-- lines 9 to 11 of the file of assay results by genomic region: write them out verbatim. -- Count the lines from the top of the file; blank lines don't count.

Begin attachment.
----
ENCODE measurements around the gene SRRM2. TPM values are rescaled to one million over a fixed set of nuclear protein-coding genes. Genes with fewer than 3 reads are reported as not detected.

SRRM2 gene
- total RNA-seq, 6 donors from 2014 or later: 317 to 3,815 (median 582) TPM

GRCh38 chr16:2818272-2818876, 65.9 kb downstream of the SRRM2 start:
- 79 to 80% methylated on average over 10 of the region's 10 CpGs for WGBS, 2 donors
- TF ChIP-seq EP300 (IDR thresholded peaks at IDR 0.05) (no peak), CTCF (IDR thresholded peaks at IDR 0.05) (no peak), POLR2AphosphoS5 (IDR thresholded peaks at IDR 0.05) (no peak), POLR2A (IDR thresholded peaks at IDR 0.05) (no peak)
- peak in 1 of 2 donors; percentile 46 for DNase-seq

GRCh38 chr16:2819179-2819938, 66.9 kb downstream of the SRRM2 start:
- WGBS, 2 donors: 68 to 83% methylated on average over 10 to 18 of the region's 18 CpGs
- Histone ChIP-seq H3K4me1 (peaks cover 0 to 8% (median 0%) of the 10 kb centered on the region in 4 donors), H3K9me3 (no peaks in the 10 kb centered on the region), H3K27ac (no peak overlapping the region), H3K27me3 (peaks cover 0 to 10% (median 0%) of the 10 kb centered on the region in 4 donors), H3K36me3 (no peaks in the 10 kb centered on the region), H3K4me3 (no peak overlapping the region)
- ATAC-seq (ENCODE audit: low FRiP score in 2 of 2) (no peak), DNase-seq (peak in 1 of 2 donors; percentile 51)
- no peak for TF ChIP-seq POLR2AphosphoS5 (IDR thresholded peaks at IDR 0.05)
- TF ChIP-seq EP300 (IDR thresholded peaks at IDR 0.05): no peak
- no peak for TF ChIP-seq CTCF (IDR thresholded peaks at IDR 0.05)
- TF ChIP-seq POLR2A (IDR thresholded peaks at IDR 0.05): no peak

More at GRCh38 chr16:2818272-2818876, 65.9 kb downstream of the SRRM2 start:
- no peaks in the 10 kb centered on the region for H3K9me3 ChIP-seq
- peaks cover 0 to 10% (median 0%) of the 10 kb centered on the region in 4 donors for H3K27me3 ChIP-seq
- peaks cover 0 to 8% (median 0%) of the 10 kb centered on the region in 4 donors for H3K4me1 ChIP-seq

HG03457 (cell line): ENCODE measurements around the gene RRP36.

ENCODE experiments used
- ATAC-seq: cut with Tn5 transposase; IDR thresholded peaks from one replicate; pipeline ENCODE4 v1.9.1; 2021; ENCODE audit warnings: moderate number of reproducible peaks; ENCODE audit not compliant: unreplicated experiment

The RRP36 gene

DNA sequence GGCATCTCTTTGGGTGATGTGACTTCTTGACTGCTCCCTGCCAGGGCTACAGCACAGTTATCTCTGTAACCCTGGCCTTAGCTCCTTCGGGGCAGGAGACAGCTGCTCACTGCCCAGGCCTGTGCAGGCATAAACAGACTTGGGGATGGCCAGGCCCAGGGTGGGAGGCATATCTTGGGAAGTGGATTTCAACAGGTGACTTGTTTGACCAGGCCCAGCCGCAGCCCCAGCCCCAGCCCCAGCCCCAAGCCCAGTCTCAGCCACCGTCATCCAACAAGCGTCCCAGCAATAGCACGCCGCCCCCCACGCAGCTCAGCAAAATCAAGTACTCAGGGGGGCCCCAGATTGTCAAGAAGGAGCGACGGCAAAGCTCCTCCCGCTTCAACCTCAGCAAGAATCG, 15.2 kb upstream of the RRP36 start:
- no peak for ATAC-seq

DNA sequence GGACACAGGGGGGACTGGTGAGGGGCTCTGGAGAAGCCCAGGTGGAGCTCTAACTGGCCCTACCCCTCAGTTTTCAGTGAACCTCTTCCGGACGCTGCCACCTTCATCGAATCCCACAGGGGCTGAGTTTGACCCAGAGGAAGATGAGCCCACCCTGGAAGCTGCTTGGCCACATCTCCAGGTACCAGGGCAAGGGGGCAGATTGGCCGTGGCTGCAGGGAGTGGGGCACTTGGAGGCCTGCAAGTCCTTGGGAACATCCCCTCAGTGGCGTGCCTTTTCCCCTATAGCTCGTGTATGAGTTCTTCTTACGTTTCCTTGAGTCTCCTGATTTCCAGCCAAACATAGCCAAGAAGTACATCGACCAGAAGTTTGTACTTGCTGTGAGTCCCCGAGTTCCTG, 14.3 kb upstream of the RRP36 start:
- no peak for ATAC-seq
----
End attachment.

- WGBS, 2 donors: 68 to 83% methylated on average over 10 to 18 of the region's 18 CpGs
- Histone ChIP-seq H3K4me1 (peaks cover 0 to 8% (median 0%) of the 10 kb centered on the region in 4 donors), H3K9me3 (no peaks in the 10 kb centered on the region), H3K27ac (no peak overlapping the region), H3K27me3 (peaks cover 0 to 10% (median 0%) of the 10 kb centered on the region in 4 donors), H3K36me3 (no peaks in the 10 kb centered on the region), H3K4me3 (no peak overlapping the region)
- ATAC-seq (ENCODE audit: low FRiP score in 2 of 2) (no peak), DNase-seq (peak in 1 of 2 donors; percentile 51)